Political State in Colombia
The official name of the country is the Republic of Colombia. According to politicsezine, the head of state is the president. He is elected by popular vote for a term of 4 years. The president is also the head of government, which exercises executive power. Legislative power is concentrated in the hands of the National Congress, which consists of two chambers – the House of Representatives and the Senate.
Administratively, Colombia is divided into 32 departments and 1 metropolitan area.
Population in Colombia
Most of the population of Colombia lives in mountainous areas, mainly mestizos (descendants from mixed marriages between Indians and whites, they include 57% of the Colombian population) and descendants of Europeans (20% of Colombians). On the plains of the Caribbean coast and in the valleys of the Cauca and Magdalena rivers, blacks (5% of Colombians), mulattos (descendants from mixed marriages between blacks and whites, 14% of Colombians) and sambos (descendants of blacks and Indians, 3% of Colombians) live. Native Indians account for about 1% of the country’s population, most of them live in the Amazon River Valley.
The official language of Colombia is Spanish, and different dialects of Spanish are spoken in different parts of the country. Some Indians still speak their native languages. In business circles, English is used as a second language, and English is also spoken in the Caribbean and Pacific islands belonging to Colombia.
Cuisine in Colombia
The basis of Colombian dishes is poultry, pork, potatoes, rice and legumes. Instead of bread, locals use arepas corn tortillas.
From the first courses, you should try the thick chicken soup with potatoes and yucca “ahiko”, the “mazamorro” of meat, vegetables, flour and beans and the chicken soup “sancocho de gallina”.
(beefsteak stewed with onions and tomatoes) and “konejo-gausado-con-coconut” (rabbit stewed with coconut). Various sauces are used in many dishes: ketchups, curry sauce, mayonnaise, as well as a kind of green avocado sauce and onion and fried tomato “ogao” sauce.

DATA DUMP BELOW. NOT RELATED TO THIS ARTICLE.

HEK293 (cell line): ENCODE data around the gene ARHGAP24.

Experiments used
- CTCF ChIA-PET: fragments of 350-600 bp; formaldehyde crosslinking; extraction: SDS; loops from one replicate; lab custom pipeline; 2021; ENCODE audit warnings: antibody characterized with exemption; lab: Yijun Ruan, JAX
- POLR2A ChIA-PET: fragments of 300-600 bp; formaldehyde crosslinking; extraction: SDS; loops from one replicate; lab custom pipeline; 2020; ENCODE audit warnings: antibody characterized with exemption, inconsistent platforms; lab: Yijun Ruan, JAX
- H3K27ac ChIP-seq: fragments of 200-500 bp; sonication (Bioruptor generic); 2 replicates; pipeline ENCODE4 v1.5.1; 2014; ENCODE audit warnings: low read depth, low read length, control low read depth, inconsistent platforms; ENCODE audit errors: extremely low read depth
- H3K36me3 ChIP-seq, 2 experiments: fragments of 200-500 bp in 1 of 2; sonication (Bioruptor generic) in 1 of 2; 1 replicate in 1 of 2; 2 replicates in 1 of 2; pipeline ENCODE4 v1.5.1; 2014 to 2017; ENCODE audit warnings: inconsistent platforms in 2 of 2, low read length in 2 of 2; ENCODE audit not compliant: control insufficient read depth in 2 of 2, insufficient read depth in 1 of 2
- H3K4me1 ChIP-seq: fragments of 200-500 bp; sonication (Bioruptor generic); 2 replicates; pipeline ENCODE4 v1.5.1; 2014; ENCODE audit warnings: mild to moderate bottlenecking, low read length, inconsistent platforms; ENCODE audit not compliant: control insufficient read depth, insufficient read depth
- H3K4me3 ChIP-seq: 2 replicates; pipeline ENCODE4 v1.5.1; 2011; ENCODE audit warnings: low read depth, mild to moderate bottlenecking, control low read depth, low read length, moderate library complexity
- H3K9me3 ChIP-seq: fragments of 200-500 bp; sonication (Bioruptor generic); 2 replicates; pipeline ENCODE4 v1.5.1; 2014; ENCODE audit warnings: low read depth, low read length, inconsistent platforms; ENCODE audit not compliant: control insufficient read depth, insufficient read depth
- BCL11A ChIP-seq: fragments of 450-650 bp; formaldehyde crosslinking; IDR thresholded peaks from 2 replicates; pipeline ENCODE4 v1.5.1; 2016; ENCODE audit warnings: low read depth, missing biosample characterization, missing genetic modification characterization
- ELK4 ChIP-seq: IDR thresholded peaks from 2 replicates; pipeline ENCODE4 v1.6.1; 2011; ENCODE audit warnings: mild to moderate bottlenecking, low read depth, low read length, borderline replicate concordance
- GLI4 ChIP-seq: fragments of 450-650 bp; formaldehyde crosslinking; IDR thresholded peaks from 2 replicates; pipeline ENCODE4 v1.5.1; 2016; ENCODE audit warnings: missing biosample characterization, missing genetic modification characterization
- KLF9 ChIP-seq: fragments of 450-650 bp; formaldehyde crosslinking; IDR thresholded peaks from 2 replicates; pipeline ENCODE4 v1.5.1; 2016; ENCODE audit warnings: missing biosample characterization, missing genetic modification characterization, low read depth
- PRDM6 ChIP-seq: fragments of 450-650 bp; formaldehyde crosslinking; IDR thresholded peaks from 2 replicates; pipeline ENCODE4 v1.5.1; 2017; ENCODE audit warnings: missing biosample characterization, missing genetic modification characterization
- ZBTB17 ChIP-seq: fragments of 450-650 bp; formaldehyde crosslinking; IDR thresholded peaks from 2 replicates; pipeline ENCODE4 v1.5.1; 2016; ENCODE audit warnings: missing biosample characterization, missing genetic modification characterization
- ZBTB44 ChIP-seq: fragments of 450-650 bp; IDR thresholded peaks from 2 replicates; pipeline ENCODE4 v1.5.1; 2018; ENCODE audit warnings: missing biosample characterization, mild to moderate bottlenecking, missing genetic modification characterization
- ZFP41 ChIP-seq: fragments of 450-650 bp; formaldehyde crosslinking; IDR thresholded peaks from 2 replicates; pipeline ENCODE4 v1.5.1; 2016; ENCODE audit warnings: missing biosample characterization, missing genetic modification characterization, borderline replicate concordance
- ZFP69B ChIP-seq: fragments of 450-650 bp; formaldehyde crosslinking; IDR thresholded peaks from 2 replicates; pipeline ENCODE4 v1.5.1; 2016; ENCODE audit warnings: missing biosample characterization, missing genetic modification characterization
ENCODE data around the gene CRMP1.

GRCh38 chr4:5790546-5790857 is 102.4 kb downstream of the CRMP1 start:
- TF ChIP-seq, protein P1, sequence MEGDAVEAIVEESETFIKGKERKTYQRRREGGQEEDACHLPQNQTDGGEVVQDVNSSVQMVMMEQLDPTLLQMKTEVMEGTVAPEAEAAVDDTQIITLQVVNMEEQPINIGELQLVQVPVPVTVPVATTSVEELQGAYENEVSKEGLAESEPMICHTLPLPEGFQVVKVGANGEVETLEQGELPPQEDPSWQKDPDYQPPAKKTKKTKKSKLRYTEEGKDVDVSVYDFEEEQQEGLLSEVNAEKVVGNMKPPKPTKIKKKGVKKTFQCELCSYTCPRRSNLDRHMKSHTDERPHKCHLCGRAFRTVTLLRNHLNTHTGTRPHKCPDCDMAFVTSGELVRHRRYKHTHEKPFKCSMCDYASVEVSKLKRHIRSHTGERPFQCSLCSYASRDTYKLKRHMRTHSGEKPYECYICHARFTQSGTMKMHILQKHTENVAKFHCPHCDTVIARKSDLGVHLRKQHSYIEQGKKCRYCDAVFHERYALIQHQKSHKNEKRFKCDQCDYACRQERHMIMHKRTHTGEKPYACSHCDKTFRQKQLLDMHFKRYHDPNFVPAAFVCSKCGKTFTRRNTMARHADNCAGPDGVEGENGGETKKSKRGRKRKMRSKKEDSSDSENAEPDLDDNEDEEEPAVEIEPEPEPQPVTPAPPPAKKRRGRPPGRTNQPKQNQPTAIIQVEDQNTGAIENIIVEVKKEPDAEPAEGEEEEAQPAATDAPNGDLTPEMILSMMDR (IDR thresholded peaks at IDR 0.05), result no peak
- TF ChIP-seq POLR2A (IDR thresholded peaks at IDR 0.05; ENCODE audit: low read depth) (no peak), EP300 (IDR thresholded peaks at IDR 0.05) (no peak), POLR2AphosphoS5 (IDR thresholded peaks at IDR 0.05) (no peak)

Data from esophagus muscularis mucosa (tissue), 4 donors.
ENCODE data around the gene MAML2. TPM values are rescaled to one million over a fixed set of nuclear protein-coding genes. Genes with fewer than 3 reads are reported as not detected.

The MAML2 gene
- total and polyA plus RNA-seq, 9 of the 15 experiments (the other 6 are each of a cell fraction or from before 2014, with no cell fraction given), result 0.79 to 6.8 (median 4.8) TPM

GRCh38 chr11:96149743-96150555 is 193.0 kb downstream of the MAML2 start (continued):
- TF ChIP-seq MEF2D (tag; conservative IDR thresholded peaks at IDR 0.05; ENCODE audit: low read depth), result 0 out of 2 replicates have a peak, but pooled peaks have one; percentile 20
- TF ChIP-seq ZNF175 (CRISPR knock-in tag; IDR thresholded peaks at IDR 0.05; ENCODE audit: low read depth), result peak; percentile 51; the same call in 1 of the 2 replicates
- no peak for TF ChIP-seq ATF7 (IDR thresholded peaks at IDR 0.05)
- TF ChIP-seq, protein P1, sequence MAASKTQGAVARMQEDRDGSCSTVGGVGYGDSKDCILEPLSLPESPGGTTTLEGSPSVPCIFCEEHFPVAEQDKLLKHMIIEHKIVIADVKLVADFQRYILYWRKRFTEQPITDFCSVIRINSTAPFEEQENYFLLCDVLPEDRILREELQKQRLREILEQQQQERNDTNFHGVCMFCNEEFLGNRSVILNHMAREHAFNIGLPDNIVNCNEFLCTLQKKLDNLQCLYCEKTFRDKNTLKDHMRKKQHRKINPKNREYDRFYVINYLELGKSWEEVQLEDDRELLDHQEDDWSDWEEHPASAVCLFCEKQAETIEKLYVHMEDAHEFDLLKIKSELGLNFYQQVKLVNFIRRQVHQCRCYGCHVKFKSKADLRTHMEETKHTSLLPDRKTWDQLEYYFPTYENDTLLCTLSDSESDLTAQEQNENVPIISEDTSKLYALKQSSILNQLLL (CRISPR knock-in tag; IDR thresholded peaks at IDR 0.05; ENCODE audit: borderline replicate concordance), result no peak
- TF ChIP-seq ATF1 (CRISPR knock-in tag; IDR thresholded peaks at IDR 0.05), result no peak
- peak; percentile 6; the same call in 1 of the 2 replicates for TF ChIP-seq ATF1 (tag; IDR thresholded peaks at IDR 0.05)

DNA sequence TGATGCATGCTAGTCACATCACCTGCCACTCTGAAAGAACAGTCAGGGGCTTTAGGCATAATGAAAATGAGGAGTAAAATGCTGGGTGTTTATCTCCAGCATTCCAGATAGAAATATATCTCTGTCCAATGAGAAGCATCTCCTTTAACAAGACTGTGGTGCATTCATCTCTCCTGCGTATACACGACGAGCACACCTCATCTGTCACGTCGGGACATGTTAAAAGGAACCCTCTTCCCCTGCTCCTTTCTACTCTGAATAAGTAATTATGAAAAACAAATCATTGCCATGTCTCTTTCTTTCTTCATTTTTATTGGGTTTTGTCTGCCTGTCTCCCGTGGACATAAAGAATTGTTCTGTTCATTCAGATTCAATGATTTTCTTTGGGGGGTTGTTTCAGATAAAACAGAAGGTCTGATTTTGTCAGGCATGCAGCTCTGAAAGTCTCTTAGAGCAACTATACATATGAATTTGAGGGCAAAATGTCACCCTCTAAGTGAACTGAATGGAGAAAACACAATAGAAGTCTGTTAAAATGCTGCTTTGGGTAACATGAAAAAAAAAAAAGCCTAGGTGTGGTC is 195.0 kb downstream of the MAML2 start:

Colombian coastal towns offer a wide variety of seafood dishes, with lobster dishes being the most prominent.
The most common side dishes are legumes, rice, fried plantains, chili salad, spices and ahi vinegar, fried potatoes “papas” and fresh vegetable salads.
For dessert, you will be offered rice boiled in coconut milk “arros con coco”, “manjar blanco” (vanilla milk), a sweet dish of milk, sugar and eggs, with cinnamon “arequipe”, “natilla” (sweets with custard), “bunuelos” (cheese balls fried in vegetable oil), “ojuelas” (fried strips of fruit dough), maria luis pie, yucca panderos pie, pandeyuca cheese pie, panella (brown sugar), enucado yuca cheese tart, bocadillo (guava and other fruit paste), el carmelho fruit tart, tentacion bananas fried with sugar, vanilla and cinnamon, and a variety of fruits.
Of the soft drinks in Colombia, freshly squeezed fruit juices, chichas (a mixture of fruit juices with ice), sodas (lemonade), malta, colombiana (cream soda) and Colombian cola, which, in contrast from the North American drink, is made on the basis of natural products. Coffee is also very popular in the country, which since the end of the 19th century has been the main export of Colombia, tea “mate” and herbal drinks “aromaticas”.
Local alcoholic drinks are represented by rum, “aguardiente” (a local analogue of bread vodka), traditional Indian “chicha” from sugar cane, foamy drink “champus” from cereals and pineapple and beer varieties Dorado Club and Aguila.